Three Common Cybersecurity Pitfalls for Logistics Companies

Logistics and transportation companies form a major lifeline of our economy, drawing attention from bad cyber actors, who see these sectors as a critical chokepoint to attack. As shown by the Maersk NotPetya ransomware attack – which cost the company $250 million to $300 million, requiring replacement of 4,000 servers, 45,000 computers and 2,500 applications over 10 days – such attacks can halt a firm’s operations, damaging reputations, interrupting businesses and leading to major financial losses.

As automation creates near-total reliance on digital systems, threats of this type will continue.

Logistics – Three Common Cybersecurity Pitfalls

If you work in the logistics sector, you can minimize risks by addressing three common pitfalls: outsourced IT staff, devices and large attack surfaces, and privacy laws.

Outsourced IT staff: Often forgotten

Due to limited IT budgets, transportation companies often outsource their IT function. This ‘outsource and forget’ model exposes such companies to severe cyber risks. In a recent example, an IT managed service provider (MSP) and its clients were attacked in at least 12 countries by the Chinese hackers known as the Advanced Persistent Threat 10 or APT 10 Group. This is now the subject of an FBI investigation.

Your company should evaluate what inherited cyber risk you assume by using managed service providers for IT functions. To meet this need, we created Threat Beta™, a comparative metric derived using proprietary methods, which provides a score to let you know how up-to-date your MSP is with protecting their own networks – and therefore yours.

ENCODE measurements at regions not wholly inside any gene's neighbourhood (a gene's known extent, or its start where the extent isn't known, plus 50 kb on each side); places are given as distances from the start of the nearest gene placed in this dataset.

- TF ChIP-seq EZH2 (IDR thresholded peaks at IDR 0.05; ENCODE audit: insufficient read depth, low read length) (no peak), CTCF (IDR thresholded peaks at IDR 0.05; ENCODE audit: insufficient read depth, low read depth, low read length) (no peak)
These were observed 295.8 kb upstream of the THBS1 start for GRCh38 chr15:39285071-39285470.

Devices and large attack surfaces: A route of entry for bad actors

Many logistic companies use mobile devices to track locations, coordinate shipping, and to pay bills. These multiple devices increase the attack surface that cyber actors can utilize to gain entry into your firm’s networks.

Threat Beta can track global trends and the specific risks to each of these devices within your network to ensure that your attack surface is hardened to outside breach attempts.

Privacy laws: Increasing breach notification requirements

The chances are that your organization has customers in many states, or even many countries, so is subject to a patchwork of state, federal and global privacy legislation. Examples include the California Consumer Privacy Act (CCPA) and the European Union General Data Protection Regulation (GDPR). Almost all 50 states have individual breach notification requirements.

These regulations add to the imperative for your company to avoid breaches. Threat Beta can help in the management of both your infrastructure and those of your MSPs – including the attack surface – to minimize both business and compliance issues.